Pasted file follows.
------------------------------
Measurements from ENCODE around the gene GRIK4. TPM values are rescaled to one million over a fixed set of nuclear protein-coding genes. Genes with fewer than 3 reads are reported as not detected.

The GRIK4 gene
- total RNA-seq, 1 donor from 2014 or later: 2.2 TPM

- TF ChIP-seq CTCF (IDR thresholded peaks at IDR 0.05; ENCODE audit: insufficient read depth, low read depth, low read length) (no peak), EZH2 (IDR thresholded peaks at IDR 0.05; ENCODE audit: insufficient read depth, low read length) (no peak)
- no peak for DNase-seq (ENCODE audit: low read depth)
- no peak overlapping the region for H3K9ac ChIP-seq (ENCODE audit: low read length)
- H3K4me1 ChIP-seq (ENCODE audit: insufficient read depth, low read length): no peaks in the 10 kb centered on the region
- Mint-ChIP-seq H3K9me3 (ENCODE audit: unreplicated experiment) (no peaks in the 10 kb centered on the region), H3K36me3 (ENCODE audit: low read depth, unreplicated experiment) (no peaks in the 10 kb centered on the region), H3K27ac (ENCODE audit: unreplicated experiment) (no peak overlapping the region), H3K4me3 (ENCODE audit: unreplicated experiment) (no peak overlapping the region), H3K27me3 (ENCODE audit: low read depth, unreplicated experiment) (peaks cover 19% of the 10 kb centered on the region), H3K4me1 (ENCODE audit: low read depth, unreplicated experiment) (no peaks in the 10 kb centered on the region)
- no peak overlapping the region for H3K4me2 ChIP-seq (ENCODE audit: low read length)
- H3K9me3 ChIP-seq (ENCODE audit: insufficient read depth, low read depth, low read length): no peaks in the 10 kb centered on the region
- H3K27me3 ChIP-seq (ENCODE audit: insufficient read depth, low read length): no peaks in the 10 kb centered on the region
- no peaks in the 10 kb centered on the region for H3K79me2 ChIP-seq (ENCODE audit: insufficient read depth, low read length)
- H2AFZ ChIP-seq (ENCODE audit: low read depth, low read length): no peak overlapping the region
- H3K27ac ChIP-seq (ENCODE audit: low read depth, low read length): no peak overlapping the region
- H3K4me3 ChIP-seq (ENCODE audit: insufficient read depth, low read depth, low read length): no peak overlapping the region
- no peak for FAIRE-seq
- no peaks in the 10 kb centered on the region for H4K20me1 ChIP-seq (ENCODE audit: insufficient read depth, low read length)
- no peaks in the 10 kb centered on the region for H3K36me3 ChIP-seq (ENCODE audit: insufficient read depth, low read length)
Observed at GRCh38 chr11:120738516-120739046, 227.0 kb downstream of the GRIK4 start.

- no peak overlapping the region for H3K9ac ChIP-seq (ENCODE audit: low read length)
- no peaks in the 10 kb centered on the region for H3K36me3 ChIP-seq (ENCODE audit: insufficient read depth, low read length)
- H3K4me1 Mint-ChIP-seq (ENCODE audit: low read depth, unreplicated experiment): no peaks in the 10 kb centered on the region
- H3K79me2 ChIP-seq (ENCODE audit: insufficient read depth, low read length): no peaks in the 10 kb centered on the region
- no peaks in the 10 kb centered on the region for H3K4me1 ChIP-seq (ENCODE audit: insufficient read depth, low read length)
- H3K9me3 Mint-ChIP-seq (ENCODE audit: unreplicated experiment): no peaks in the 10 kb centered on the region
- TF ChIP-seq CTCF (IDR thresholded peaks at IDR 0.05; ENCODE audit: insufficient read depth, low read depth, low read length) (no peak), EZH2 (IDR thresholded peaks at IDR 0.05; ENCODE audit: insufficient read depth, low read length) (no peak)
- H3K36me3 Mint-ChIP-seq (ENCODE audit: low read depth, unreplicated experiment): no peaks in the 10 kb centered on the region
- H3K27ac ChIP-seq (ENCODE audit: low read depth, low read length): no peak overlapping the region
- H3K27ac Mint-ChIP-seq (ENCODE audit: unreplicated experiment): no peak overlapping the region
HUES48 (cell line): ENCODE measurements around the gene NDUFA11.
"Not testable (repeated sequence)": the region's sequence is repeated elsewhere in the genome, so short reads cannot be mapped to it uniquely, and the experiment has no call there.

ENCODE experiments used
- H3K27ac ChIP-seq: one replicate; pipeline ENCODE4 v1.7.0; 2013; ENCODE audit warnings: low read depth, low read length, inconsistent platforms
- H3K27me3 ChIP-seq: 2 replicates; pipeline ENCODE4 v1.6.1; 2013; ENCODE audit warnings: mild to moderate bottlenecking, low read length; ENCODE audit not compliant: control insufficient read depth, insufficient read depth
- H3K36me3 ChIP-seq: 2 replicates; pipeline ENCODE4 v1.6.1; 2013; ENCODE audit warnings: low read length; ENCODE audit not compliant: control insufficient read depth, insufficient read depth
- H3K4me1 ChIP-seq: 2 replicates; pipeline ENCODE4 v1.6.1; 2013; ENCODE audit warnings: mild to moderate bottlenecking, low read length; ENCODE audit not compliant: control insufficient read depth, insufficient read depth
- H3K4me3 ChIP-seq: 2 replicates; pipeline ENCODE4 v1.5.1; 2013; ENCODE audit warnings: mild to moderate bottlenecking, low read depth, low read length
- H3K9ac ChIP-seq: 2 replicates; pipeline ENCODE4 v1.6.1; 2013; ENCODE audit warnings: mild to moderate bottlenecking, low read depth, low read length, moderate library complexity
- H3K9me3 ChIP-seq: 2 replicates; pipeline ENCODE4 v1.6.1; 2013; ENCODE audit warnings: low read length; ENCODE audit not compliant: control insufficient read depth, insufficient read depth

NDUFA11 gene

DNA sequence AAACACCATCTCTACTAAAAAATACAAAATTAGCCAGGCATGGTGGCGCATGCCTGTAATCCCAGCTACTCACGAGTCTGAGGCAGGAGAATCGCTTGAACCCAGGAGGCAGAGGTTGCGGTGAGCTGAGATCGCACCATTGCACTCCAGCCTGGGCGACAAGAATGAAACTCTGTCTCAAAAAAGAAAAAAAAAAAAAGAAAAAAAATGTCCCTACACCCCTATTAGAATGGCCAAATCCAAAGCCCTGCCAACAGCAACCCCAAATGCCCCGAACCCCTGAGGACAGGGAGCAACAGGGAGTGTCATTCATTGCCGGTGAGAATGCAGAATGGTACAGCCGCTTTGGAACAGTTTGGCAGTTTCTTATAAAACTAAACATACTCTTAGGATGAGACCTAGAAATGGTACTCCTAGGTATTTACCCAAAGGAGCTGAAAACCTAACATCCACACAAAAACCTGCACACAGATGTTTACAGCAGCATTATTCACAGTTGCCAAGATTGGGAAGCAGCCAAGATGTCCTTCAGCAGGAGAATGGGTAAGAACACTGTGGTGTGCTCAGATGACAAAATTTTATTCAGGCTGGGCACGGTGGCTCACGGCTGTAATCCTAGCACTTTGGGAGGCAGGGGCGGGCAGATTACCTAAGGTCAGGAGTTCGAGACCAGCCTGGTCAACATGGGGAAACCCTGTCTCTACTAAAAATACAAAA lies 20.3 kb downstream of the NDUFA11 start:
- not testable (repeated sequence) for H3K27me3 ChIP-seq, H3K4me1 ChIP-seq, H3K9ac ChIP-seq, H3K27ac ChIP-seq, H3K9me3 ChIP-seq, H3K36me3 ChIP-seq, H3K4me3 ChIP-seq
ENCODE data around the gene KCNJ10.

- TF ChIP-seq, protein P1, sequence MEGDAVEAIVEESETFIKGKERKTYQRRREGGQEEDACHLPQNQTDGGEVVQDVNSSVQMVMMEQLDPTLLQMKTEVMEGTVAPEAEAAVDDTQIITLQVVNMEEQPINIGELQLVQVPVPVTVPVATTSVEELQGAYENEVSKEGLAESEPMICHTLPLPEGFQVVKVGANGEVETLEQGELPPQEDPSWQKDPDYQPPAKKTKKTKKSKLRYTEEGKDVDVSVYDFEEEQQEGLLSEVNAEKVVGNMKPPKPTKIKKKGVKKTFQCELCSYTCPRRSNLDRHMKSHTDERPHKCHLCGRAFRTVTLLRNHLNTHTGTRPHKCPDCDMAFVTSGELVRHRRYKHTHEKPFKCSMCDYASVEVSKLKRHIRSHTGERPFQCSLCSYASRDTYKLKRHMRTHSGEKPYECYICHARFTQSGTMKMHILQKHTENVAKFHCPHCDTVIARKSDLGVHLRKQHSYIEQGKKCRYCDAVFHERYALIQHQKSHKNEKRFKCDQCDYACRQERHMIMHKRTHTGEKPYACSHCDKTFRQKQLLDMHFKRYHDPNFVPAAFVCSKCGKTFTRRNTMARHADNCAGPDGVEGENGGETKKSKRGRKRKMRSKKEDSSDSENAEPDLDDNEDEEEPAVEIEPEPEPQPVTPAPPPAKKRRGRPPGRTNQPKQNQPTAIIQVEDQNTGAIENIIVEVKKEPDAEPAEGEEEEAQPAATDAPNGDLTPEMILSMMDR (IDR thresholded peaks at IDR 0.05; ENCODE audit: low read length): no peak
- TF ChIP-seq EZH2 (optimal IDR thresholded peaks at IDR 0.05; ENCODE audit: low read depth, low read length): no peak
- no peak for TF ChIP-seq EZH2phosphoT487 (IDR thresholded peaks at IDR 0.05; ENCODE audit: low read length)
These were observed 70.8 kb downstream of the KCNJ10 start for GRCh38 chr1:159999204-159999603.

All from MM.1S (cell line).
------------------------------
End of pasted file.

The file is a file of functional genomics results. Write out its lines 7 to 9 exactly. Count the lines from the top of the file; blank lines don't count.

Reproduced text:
- H3K4me1 ChIP-seq (ENCODE audit: insufficient read depth, low read length): no peaks in the 10 kb centered on the region
- Mint-ChIP-seq H3K9me3 (ENCODE audit: unreplicated experiment) (no peaks in the 10 kb centered on the region), H3K36me3 (ENCODE audit: low read depth, unreplicated experiment) (no peaks in the 10 kb centered on the region), H3K27ac (ENCODE audit: unreplicated experiment) (no peak overlapping the region), H3K4me3 (ENCODE audit: unreplicated experiment) (no peak overlapping the region), H3K27me3 (ENCODE audit: low read depth, unreplicated experiment) (peaks cover 19% of the 10 kb centered on the region), H3K4me1 (ENCODE audit: low read depth, unreplicated experiment) (no peaks in the 10 kb centered on the region)
- no peak overlapping the region for H3K4me2 ChIP-seq (ENCODE audit: low read length)